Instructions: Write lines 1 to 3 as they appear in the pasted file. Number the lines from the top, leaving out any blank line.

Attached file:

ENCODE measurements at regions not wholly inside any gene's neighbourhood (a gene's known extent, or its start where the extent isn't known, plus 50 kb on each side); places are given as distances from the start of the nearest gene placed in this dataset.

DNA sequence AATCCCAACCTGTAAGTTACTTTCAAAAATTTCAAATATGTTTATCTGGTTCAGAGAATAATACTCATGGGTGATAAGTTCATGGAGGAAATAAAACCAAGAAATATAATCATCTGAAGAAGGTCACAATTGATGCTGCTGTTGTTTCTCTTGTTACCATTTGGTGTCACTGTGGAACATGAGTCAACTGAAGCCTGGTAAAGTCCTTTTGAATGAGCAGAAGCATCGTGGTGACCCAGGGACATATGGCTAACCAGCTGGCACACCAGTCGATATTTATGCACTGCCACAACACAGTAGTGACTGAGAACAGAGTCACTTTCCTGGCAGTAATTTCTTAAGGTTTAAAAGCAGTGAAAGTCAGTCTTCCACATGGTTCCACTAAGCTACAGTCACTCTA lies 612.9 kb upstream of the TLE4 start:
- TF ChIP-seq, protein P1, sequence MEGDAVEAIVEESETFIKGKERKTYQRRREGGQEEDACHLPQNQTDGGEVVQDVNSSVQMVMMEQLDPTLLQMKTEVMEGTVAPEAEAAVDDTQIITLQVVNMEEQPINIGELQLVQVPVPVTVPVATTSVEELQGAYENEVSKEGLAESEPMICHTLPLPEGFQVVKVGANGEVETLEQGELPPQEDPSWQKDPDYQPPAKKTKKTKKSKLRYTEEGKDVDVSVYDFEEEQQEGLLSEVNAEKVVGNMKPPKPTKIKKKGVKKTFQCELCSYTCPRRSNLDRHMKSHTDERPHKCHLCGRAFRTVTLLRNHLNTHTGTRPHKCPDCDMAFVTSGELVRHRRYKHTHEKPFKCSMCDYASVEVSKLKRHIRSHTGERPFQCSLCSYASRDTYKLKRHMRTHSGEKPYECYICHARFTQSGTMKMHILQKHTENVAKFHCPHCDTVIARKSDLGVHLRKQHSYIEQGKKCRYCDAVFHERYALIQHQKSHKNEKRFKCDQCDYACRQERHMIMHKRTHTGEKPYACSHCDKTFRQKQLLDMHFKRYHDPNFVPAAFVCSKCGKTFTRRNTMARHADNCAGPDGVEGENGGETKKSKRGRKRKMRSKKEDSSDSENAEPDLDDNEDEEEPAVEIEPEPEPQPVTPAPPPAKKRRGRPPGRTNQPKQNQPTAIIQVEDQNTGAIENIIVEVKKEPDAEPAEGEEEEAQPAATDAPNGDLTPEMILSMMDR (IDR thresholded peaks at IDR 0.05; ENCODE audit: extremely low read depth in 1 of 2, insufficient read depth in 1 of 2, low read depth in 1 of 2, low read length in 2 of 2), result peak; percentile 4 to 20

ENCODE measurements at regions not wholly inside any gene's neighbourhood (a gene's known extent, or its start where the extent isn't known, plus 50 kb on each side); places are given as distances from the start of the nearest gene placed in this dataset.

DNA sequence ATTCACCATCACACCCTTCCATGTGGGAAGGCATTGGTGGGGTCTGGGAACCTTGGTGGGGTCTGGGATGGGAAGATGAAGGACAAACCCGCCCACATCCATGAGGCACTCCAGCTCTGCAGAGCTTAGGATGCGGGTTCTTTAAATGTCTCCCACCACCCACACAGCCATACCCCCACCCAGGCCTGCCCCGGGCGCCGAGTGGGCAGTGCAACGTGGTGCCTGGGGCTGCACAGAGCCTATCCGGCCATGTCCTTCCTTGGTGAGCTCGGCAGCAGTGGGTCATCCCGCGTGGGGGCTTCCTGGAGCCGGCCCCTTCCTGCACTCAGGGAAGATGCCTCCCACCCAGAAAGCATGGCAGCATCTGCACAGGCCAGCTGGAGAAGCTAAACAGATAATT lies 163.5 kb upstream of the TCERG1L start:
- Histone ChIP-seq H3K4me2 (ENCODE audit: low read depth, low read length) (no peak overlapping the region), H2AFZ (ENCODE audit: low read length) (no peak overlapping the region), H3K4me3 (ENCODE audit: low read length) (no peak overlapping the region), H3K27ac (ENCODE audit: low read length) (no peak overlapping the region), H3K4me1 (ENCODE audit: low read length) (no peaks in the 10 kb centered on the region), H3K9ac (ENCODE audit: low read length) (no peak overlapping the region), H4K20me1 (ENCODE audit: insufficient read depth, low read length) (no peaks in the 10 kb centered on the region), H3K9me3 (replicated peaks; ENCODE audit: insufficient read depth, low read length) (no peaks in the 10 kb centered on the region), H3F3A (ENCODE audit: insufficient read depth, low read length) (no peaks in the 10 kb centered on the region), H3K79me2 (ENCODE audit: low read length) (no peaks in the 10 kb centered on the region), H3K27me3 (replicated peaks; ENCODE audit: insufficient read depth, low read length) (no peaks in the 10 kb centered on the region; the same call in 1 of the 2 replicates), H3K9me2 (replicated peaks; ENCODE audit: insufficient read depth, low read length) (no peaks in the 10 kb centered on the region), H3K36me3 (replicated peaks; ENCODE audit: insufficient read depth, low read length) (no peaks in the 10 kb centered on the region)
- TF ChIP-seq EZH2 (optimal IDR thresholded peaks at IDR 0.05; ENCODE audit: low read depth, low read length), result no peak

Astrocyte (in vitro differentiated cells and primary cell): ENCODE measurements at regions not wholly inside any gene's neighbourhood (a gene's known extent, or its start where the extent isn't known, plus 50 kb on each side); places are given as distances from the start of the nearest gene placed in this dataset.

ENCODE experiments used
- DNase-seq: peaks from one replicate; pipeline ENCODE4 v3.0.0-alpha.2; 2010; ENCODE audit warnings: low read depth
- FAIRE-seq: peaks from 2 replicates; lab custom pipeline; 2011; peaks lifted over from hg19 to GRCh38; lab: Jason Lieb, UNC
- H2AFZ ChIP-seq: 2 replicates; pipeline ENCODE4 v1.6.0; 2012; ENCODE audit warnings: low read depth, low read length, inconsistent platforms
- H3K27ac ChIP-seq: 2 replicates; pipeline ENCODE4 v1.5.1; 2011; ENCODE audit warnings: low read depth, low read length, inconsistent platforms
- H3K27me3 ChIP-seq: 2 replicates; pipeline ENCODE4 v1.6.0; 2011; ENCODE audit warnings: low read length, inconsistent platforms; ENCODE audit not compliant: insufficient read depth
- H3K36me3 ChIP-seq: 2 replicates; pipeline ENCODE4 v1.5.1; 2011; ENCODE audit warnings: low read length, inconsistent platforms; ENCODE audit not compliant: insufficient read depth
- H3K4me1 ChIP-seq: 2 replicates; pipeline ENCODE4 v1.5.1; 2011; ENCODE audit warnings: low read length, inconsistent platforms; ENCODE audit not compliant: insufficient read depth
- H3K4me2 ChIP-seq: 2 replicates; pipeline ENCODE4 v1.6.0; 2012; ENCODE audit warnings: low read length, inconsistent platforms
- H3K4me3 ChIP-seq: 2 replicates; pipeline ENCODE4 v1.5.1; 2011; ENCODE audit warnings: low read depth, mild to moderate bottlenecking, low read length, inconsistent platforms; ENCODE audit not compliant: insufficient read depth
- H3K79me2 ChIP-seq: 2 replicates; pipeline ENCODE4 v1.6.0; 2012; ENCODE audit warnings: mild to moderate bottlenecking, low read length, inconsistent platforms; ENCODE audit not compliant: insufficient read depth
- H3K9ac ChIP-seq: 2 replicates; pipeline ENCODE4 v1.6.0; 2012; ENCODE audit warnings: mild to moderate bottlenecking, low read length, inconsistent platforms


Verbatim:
ENCODE measurements at regions not wholly inside any gene's neighbourhood (a gene's known extent, or its start where the extent isn't known, plus 50 kb on each side); places are given as distances from the start of the nearest gene placed in this dataset.

DNA sequence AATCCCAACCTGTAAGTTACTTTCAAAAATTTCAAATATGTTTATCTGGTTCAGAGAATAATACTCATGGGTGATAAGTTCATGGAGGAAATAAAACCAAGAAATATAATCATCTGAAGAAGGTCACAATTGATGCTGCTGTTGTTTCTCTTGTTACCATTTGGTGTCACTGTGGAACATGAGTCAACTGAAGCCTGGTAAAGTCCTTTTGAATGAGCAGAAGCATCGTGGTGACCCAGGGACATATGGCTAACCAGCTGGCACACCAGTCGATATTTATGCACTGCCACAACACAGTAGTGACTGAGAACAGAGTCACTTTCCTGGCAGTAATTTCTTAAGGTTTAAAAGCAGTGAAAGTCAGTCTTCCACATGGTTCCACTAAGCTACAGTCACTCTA lies 612.9 kb upstream of the TLE4 start:
- TF ChIP-seq, protein P1, sequence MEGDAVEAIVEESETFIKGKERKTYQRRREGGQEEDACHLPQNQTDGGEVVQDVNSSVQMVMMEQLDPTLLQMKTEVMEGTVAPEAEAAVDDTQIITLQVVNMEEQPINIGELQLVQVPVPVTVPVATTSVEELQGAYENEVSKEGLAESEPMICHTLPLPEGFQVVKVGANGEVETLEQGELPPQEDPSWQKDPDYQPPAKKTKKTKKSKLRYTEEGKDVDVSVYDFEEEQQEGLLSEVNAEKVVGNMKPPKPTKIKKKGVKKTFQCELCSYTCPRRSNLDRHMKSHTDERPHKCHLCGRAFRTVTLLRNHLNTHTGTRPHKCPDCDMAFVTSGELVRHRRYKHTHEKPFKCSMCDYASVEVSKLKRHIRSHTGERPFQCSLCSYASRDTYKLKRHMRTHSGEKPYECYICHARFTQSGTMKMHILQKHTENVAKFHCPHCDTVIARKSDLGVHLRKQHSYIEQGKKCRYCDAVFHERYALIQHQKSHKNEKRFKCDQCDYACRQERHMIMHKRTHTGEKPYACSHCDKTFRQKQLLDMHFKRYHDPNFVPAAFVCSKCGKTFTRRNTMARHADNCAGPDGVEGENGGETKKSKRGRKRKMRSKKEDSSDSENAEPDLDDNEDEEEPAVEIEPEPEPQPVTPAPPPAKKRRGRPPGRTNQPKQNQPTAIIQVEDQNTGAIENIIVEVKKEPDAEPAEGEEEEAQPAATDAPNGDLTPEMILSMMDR (IDR thresholded peaks at IDR 0.05; ENCODE audit: extremely low read depth in 1 of 2, insufficient read depth in 1 of 2, low read depth in 1 of 2, low read length in 2 of 2), result peak; percentile 4 to 20